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Beyond the Market: Designing Nonmarket Accounts for the United States
culty is in decomposing medical spending increases into price and real output. To put it another way, it can be difficult to differentiate among price, quantity, and quality changes. For example, a change in the observed price of treating a disease may reflect a change in the price of unchanged treatment inputs, a change in the amount of inputs (e.g., a surgeon’s time) required, the development and use of new drugs or procedures that alter outcomes (e.g., survival rates, patient quality of life), or simultaneous changes in more than one of these factors.
To measure changes in real output, changing quality must be taken into account. For indexes constructed from quantity data, quality adjustments can be made directly. If a new drug is introduced that is equally effective as the old one but only has to be taken once a week instead of every day, the quality (and, in a real sense, the per unit quantity) has increased. If the account is built from price and expenditure data, as in most NIPA components, quality adjustment is made by deflating prices. In the drug example, if the observed unit price increases by anything less than seven-fold, the real price (as dictated by how much has to be spent on the drug per week) actually decreases. Whether a direct quantity-based index or a price-deflated quantity index can be constructed depends on data availability.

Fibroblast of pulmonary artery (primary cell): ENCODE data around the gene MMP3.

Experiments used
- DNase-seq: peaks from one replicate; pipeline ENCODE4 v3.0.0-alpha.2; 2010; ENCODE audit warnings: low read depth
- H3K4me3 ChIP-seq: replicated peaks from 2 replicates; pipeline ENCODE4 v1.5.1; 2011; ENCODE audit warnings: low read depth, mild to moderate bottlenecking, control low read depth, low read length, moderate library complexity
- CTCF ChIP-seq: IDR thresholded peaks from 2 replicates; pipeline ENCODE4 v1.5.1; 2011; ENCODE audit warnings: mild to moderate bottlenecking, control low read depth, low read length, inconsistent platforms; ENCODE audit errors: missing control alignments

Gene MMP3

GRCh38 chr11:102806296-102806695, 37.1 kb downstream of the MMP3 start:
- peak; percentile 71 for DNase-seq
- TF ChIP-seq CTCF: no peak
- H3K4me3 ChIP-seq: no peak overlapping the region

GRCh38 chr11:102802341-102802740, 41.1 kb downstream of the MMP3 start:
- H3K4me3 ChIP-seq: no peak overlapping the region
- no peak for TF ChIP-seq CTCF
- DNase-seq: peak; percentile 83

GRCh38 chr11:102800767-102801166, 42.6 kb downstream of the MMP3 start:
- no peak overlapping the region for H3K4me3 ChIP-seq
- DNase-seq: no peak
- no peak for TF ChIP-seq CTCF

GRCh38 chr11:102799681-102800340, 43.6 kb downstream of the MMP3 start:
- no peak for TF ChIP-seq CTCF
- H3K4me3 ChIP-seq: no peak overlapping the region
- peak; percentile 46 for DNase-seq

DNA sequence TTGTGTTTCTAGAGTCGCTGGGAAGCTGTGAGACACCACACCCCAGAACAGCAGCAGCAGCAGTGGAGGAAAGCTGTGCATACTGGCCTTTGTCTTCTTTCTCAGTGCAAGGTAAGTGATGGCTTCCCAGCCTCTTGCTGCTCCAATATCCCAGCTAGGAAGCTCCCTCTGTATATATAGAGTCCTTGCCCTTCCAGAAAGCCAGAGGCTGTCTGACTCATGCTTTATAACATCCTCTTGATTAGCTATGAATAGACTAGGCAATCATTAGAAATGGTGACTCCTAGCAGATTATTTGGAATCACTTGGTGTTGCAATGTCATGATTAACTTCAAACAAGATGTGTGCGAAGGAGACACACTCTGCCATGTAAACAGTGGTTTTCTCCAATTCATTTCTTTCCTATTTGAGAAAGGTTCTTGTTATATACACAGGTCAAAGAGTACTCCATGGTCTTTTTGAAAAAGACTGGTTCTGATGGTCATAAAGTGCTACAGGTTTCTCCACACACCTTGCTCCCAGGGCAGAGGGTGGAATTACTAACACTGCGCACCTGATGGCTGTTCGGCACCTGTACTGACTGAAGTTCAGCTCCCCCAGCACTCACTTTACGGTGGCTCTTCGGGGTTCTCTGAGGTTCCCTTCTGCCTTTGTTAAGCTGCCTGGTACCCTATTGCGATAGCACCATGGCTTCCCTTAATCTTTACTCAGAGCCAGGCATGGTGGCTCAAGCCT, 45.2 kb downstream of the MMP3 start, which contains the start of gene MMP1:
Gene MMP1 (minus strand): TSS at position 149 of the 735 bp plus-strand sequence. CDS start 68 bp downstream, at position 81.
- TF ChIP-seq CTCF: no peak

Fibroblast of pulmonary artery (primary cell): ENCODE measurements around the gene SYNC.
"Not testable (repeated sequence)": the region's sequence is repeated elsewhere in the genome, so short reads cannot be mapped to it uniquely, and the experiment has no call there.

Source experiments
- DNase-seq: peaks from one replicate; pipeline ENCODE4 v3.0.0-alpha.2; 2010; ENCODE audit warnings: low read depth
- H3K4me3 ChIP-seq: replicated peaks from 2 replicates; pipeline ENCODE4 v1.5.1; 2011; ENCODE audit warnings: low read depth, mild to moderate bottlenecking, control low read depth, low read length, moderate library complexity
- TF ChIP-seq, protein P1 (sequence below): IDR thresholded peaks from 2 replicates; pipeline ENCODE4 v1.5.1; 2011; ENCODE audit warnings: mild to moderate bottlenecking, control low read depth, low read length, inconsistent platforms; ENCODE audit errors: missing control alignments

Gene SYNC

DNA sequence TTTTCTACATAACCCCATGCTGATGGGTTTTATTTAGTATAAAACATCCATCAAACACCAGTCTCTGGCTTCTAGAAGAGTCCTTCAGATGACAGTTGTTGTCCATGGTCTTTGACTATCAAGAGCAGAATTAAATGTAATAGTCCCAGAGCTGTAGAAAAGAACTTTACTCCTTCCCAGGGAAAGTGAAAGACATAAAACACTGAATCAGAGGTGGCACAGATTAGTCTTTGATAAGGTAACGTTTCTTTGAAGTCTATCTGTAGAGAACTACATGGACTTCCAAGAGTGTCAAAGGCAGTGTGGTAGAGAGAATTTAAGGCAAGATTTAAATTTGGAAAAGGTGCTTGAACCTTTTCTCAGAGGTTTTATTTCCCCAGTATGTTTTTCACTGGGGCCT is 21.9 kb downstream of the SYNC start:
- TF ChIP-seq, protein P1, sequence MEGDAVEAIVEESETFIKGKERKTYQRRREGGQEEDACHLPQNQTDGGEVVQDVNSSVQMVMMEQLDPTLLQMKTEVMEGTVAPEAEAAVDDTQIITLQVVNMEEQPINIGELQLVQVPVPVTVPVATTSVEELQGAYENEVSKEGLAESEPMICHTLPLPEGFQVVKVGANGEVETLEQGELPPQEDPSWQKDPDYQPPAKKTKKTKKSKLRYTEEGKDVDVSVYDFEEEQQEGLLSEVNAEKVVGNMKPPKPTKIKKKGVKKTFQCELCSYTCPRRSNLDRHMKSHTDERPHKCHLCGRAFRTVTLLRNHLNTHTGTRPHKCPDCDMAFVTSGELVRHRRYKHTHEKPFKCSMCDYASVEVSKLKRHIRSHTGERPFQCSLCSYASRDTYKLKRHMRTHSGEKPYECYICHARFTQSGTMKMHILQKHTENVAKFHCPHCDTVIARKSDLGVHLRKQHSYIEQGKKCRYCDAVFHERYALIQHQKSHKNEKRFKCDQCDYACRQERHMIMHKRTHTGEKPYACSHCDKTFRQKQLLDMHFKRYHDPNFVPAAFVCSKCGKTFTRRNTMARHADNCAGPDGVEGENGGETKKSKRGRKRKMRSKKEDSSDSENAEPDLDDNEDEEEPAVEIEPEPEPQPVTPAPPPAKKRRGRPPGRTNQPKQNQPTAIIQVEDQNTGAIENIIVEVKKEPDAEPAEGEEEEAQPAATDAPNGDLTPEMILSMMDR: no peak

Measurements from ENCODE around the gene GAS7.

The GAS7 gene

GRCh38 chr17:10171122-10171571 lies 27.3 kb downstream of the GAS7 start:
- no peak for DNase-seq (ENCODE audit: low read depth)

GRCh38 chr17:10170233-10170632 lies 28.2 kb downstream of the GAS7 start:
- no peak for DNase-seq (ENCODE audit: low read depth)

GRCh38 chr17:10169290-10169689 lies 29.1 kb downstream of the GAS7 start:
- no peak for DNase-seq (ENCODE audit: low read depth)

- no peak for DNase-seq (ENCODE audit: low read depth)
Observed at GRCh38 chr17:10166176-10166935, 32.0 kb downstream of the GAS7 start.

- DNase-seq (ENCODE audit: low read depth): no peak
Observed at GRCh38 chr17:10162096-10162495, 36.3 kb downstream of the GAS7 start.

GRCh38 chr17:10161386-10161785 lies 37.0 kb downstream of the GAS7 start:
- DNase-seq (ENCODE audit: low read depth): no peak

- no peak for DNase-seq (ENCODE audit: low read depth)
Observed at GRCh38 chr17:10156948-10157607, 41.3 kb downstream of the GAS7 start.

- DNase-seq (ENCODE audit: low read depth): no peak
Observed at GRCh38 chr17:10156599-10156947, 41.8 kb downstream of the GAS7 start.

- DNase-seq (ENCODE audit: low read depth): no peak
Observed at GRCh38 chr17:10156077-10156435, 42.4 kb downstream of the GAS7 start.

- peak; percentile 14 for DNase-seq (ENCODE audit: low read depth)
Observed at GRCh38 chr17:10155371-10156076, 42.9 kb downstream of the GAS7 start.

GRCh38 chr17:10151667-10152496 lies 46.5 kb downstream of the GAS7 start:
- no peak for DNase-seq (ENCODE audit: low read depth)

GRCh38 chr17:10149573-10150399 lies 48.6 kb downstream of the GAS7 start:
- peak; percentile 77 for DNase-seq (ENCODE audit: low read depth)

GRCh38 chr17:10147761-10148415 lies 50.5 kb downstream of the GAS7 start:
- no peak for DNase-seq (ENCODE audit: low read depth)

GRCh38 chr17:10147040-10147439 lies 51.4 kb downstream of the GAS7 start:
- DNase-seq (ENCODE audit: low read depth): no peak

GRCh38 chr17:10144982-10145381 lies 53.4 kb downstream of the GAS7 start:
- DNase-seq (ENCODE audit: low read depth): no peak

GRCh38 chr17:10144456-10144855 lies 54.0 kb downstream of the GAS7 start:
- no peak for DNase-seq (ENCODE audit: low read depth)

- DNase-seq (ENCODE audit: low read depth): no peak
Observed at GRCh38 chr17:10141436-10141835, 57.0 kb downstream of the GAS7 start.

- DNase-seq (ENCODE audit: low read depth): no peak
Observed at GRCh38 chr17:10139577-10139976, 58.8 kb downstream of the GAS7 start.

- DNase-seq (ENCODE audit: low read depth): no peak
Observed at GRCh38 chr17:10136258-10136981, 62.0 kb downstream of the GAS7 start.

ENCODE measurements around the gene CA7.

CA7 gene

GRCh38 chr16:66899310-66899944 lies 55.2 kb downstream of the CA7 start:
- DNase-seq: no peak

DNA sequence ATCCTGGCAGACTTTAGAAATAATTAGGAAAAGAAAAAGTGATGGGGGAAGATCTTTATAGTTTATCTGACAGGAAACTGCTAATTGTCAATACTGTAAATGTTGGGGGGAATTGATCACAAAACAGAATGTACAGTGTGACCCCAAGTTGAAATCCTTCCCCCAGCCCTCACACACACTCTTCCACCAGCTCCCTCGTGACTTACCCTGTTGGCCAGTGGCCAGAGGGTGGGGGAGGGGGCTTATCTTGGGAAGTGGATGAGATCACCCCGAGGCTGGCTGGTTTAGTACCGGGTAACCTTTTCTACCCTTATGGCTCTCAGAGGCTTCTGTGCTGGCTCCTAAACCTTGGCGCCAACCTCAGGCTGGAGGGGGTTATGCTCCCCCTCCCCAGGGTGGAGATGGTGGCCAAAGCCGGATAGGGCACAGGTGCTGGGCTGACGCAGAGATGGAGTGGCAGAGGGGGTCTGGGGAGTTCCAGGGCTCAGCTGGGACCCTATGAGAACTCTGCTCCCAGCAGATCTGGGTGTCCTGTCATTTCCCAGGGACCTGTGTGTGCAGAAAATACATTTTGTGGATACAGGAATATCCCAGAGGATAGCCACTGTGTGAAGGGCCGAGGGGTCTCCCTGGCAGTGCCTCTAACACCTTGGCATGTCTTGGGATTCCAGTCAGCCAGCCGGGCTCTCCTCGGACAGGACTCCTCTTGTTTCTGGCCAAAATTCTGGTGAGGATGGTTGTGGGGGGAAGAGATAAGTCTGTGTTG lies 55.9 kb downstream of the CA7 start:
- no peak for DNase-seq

This quality measurement problem is prevalent in many industries, not just medical care. When a car costs more because the brakes are better, or when airline tickets cost less because the quality of service is poorer, the change in cost should be attributed to the change in real output, not a change in price. For some manufactured goods, it is possible to estimate the portion of an observed price change attributable to a change in quality in a relatively straightforward way—using direct measurement or hedonic adjustment techniques. Indeed, the Bureau of Labor Statistics (BLS) does just this for a number of goods in construction of its price indexes.1 The hedonic approach can be problematic for the medical care case. Because most people have health insurance, and because patients are not completely in charge of what they buy, it is not clear that observed prices reflect willingness to pay for particular medical sevices. Since there is not as yet a direct measure of health, or of the contribution of medical care to health, BLS is not able to estimate the productivity of medical care in the usual way. As a result, it is widely believed that some of what is captured as growth in the price of medical care in fact reflects improvements in the quality of care, and that medical care inflation is therefore overstated (see Berndt et al., 2000; Boskin et al., 1996; U.S. Bureau of Labor Statistics, 1997; Shapiro and Wilcox, 1996). Better estimates
Hedonic models are regression equations designed to capture the relationship between a good’s characteristics and its price. The estimated coefficients are used to decompose observed changes in price into a portion attributable to changes in items’ characteristics and a portion that represents true price change. See National Research Council (2002a: Ch. 4) for a discussion of hedonic methods and National Research Council (2002a: Ch. 6) for recommendations specifically on the pricing of medical care.